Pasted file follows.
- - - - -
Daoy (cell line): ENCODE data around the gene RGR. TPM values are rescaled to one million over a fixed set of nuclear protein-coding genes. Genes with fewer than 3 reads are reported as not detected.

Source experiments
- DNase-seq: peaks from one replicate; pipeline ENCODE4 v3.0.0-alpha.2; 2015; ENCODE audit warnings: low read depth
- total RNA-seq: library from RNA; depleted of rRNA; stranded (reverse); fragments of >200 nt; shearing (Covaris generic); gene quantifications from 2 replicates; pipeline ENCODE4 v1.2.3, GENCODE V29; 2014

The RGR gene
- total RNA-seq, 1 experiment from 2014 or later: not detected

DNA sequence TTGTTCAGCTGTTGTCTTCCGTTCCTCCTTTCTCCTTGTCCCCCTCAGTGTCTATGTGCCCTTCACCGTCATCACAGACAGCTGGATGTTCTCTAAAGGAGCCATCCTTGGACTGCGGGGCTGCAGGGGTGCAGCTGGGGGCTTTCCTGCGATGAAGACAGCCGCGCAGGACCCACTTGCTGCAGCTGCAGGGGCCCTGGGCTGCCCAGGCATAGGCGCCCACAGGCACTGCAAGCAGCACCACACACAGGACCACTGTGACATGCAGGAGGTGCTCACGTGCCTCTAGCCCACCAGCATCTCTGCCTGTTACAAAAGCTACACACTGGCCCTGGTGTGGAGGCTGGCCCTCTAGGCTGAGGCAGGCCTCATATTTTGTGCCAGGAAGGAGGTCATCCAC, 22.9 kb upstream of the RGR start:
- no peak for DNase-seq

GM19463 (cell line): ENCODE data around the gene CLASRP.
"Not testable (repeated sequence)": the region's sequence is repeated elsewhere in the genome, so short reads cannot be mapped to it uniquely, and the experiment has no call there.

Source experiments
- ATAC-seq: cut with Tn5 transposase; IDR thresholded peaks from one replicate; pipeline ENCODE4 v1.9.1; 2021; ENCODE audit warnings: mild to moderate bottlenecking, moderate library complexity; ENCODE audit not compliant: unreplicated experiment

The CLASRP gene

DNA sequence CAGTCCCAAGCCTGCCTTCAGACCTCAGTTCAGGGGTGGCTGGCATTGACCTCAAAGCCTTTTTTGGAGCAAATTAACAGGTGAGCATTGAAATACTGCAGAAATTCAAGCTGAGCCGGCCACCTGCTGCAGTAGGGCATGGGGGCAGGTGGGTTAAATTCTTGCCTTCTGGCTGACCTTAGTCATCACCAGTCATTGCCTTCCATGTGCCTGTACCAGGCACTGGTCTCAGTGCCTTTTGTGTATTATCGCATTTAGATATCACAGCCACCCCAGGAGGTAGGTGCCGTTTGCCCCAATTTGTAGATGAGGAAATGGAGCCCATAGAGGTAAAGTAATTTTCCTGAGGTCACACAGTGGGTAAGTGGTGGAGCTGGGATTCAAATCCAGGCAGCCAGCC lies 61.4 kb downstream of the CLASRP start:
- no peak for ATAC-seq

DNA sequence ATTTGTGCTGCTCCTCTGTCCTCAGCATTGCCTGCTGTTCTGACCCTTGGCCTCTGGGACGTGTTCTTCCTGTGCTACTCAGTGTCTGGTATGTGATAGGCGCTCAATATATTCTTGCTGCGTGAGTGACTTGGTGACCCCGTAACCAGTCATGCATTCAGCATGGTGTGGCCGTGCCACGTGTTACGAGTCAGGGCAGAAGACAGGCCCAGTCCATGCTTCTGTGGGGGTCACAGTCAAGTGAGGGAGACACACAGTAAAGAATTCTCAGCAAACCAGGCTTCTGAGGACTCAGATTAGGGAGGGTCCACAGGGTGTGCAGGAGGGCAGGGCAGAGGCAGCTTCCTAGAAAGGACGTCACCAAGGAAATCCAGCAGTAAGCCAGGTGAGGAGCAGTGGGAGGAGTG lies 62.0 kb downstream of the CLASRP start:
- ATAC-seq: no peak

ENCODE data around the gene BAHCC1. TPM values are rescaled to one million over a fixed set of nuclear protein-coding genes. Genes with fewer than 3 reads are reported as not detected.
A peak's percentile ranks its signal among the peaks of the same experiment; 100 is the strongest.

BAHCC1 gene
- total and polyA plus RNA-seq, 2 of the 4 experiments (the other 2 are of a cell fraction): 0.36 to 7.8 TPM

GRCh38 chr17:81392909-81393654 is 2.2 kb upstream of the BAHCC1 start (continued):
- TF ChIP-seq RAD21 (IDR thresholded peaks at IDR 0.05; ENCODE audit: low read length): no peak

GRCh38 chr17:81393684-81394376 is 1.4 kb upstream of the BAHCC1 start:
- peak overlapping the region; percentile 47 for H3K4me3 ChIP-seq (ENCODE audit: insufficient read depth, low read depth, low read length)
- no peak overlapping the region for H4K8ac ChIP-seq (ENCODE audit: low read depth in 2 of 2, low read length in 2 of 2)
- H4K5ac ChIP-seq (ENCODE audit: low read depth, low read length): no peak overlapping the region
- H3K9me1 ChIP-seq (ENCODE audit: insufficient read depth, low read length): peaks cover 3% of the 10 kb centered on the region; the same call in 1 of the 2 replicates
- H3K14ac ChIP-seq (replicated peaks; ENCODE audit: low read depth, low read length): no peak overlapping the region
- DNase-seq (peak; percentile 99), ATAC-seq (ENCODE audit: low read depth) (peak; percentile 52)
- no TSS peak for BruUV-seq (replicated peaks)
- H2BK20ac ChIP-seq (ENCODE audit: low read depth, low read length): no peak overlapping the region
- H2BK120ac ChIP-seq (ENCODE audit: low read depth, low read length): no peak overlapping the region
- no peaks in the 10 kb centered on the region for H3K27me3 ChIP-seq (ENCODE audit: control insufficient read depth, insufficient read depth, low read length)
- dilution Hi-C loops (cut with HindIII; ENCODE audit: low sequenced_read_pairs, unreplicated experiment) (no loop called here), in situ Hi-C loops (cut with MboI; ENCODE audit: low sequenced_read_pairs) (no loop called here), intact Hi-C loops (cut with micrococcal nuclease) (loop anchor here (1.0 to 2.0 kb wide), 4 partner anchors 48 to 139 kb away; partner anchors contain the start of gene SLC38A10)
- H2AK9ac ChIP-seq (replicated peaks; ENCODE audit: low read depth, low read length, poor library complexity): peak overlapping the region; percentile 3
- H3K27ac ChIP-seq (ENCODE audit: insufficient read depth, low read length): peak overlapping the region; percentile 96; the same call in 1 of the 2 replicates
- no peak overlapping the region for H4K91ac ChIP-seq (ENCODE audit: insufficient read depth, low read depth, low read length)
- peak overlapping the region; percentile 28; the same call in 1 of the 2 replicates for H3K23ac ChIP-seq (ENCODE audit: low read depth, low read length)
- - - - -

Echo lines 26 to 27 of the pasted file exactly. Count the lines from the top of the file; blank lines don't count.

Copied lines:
- no peak overlapping the region for H4K8ac ChIP-seq (ENCODE audit: low read depth in 2 of 2, low read length in 2 of 2)
- H4K5ac ChIP-seq (ENCODE audit: low read depth, low read length): no peak overlapping the region